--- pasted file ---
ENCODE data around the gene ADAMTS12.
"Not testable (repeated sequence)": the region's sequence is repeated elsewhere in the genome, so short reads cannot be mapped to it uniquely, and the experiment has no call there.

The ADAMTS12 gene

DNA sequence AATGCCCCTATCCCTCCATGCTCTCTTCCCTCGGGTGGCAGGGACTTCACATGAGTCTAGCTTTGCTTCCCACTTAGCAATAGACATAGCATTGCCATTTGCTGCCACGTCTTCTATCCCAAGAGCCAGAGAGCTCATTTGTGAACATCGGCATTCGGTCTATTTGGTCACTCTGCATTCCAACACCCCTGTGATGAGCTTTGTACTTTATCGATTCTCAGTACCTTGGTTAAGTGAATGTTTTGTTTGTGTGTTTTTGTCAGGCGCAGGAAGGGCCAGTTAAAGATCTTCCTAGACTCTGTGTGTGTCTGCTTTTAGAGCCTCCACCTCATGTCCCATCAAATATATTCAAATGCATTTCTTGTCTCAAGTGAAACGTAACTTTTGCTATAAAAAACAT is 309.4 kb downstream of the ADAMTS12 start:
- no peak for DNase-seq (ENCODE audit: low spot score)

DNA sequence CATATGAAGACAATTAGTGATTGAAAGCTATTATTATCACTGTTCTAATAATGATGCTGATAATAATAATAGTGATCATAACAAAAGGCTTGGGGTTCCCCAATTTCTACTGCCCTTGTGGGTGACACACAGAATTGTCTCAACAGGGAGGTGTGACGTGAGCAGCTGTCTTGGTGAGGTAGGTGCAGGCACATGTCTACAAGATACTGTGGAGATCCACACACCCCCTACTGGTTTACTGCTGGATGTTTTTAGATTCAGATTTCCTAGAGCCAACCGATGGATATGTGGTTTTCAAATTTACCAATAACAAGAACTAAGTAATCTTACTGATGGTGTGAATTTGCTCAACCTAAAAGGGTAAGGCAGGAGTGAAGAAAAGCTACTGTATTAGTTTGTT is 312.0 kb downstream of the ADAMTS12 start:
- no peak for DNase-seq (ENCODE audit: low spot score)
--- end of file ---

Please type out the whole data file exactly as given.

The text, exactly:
ENCODE data around the gene ADAMTS12.
"Not testable (repeated sequence)": the region's sequence is repeated elsewhere in the genome, so short reads cannot be mapped to it uniquely, and the experiment has no call there.

The ADAMTS12 gene

DNA sequence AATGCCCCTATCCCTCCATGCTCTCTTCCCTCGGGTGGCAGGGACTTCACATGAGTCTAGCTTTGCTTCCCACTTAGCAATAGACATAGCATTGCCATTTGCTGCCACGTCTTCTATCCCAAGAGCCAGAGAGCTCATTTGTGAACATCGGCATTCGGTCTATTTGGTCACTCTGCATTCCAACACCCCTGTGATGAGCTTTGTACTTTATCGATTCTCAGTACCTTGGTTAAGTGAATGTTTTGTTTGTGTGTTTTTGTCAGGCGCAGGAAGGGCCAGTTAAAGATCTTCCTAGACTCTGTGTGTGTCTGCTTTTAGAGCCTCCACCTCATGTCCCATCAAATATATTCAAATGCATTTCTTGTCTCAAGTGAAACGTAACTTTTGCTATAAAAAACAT is 309.4 kb downstream of the ADAMTS12 start:
- no peak for DNase-seq (ENCODE audit: low spot score)

DNA sequence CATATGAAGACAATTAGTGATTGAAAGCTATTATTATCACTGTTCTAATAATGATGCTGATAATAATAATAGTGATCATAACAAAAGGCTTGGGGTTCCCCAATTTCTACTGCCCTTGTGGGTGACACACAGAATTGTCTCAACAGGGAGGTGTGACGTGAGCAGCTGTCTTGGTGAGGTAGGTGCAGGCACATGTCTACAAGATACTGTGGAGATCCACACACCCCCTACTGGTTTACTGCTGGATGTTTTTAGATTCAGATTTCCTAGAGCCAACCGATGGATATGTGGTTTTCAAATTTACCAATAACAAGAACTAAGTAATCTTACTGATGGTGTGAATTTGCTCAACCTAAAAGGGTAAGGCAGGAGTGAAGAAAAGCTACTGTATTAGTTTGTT is 312.0 kb downstream of the ADAMTS12 start:
- no peak for DNase-seq (ENCODE audit: low spot score)